Anti-spam Group Under Attack - Via ICANN
Date: Monday October 09 2006, @09:50AM
Topic: Lawsuits and Judicial Decisions

jmason writes: "Spamhaus, the UK-based non-profit that runs the SBL and XBL anti-spam DNS blocklists, is reportedly facing serious legal trouble in the US.

A US-based spam gang has started legal action to have Spamhaus' domain name confiscated by ICANN, and reportedly, Spamhaus may have been advised badly by their US legal people; so there is now a danger that they *may* indeed lose their domain, and possibly worse.

Note that Spamhaus is entirely UK-based, bar some mirrors; however, the proposed order is aimed at ICANN, which is US-based. This is the really tricky part; can a US company kill the domain of a non-US group?

According to anti-spam lawyer Matthew Prince, 'there may be some time before ICANN is formally ordered to shut down the Spamhaus domain, but make no mistake that ICANN's lawyers will be considering their options beginning first thing Monday, if they haven't already begun the conference calls tonight' ... 'In the end, [ICANN's] decision is likely to be much more about setting a general policy than the specific details of who Spamhaus is or why they are critical for the Internet. ICANN will desperately want to stay out of this dispute, but they are subject to U.S. law and they will probably have attorneys who will argue they need to follow it. All it will take for this to end badly for Spamhaus is one lawyer at ICANN getting a little bit spooked and Spamhaus could lose not only it's .org but potentially any other TLD that ICANN controls.'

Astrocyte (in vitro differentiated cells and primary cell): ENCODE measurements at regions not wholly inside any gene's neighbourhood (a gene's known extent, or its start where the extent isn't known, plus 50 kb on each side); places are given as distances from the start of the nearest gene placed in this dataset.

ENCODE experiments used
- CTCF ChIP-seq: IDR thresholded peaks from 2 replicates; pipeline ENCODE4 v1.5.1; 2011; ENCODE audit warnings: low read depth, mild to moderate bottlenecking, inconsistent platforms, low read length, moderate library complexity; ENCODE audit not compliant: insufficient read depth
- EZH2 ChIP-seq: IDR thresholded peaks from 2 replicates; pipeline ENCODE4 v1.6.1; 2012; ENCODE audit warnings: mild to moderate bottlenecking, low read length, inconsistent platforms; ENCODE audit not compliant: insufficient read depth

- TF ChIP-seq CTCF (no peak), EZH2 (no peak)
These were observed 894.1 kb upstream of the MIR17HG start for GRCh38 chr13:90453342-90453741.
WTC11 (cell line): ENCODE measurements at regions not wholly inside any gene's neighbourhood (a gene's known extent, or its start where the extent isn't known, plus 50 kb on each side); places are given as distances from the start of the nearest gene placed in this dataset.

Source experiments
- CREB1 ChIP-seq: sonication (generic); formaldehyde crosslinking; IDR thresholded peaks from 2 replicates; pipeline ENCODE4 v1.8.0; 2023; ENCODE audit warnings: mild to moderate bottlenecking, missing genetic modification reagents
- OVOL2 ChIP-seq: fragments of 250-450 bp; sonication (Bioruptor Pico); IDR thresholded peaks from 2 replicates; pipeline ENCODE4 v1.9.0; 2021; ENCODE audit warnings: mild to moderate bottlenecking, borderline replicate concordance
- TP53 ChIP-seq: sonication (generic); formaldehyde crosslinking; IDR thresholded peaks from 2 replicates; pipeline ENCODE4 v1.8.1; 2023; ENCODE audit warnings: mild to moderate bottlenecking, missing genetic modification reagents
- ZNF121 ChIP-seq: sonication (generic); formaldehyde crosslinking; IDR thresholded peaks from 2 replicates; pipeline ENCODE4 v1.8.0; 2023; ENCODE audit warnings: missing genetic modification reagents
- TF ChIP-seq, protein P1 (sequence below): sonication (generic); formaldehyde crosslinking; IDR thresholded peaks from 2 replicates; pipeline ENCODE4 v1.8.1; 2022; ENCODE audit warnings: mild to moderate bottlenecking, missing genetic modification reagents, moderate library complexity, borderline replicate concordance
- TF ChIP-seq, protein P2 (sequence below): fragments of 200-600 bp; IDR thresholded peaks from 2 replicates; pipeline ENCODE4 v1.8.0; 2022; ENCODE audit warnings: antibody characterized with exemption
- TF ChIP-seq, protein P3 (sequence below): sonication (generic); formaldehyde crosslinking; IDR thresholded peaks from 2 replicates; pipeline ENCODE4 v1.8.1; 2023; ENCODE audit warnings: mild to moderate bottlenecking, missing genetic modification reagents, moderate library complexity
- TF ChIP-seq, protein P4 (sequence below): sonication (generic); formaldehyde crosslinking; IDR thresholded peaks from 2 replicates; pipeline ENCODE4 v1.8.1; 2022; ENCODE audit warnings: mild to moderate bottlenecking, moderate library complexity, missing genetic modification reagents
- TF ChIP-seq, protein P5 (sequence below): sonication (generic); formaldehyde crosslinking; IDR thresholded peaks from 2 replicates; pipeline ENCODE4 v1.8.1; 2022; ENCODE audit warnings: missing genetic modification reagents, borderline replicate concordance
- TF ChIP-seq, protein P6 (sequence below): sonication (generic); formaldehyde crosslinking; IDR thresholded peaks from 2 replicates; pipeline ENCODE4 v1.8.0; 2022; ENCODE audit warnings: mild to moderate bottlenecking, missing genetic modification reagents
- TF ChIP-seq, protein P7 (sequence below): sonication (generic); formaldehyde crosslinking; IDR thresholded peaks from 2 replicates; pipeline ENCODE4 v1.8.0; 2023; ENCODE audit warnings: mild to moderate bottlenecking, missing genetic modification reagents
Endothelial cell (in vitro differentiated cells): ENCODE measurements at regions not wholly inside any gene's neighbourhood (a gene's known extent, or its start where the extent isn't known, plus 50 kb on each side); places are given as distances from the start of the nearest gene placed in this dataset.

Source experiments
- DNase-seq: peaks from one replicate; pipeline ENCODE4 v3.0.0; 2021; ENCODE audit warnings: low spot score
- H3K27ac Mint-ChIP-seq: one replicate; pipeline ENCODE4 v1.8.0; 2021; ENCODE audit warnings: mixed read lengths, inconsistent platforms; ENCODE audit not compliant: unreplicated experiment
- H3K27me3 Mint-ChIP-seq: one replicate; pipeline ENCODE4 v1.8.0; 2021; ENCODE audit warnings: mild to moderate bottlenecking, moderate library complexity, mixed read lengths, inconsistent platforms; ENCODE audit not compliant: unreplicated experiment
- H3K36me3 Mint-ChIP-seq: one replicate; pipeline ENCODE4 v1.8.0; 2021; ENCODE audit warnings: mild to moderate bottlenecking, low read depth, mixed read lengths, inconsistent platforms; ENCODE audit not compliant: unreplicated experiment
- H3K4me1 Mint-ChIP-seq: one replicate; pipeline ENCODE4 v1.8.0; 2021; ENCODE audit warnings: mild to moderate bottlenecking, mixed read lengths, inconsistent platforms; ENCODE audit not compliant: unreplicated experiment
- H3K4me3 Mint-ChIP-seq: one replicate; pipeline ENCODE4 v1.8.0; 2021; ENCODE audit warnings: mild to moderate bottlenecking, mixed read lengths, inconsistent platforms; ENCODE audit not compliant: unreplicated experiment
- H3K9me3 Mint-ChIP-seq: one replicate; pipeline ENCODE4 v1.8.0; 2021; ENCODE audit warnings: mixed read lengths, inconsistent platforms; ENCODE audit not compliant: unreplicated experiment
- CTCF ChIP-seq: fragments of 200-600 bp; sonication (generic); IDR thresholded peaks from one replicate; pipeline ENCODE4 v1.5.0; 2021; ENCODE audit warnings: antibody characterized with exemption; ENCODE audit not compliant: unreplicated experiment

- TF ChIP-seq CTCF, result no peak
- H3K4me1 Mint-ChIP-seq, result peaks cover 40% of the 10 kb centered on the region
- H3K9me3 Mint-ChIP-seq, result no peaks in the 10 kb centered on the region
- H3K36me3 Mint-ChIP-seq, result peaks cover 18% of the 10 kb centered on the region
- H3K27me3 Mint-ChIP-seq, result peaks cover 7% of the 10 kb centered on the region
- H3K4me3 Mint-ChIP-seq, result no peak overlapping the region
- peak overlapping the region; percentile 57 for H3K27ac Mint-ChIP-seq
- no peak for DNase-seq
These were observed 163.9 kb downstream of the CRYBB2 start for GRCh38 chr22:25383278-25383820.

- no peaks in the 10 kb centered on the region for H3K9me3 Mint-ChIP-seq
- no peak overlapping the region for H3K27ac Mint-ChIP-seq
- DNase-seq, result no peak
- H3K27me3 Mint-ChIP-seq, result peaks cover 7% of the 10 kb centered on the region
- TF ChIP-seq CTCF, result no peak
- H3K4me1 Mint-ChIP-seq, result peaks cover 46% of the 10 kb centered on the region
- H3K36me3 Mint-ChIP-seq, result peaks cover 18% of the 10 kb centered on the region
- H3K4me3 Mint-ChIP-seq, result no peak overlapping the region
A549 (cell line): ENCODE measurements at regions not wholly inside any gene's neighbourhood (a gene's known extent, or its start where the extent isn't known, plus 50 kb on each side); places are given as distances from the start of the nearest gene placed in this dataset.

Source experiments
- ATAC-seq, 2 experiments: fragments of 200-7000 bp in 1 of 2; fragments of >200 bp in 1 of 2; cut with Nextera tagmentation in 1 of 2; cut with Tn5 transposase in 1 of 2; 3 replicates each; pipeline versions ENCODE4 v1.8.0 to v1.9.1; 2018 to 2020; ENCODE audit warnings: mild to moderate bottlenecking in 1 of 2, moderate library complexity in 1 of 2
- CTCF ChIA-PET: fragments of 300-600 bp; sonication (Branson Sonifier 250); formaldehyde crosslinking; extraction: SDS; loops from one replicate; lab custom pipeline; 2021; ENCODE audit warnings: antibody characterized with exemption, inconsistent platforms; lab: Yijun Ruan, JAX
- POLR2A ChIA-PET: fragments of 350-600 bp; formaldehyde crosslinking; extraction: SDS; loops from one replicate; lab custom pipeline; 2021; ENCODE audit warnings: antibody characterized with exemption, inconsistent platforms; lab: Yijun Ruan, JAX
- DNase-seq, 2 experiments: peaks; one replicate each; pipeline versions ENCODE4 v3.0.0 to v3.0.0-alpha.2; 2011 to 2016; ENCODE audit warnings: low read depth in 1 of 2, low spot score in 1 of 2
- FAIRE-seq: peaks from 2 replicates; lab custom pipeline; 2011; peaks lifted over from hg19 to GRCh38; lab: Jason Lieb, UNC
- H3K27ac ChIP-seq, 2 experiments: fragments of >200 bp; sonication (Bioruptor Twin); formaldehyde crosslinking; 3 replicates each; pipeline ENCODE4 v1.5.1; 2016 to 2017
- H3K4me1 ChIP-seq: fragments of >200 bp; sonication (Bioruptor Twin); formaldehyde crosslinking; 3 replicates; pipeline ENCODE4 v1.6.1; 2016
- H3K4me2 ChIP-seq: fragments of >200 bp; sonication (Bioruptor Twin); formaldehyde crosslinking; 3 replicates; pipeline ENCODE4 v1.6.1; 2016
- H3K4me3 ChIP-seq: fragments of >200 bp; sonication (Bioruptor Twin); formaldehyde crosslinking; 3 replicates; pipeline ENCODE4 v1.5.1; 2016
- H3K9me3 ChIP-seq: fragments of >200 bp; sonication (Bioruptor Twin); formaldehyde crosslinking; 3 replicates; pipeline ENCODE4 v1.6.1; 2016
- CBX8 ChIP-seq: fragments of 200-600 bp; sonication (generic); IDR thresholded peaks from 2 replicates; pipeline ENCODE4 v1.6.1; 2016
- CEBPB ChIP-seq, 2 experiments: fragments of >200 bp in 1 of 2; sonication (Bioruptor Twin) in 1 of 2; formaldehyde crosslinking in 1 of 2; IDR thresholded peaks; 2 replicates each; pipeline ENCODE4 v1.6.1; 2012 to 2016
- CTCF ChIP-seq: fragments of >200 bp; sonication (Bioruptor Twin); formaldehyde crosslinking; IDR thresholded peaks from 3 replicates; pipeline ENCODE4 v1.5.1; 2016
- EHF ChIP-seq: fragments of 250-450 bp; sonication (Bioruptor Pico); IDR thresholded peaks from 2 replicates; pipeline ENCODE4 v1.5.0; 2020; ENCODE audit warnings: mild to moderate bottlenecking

This is interesting -- if Spamhaus is forced to close down its domains and US-based mirrors, that will mean that the SBL and XBL blocklists will be down for a while, too. Typically those are used for up-front blocking, and if my servers are any indication, they take care of 75% of incoming spam before it hits any more CPU-intensive filtering.

Without those, there'll be a lot of sites around the net suddenly dealing with quadrupled spam volumes hitting their MTAs."

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What's ICANN got to do with it?
by alan on Monday October 09 2006, @08:29PM (#16899)
User #2877 Info
If a US court wants to disable someone's .ORG name, shouldn't they ask PIR? PIR are the folks directly in control of the relevant zone file, and they're probably incorporated in the US as well. No need to bother ICANN that I can see...
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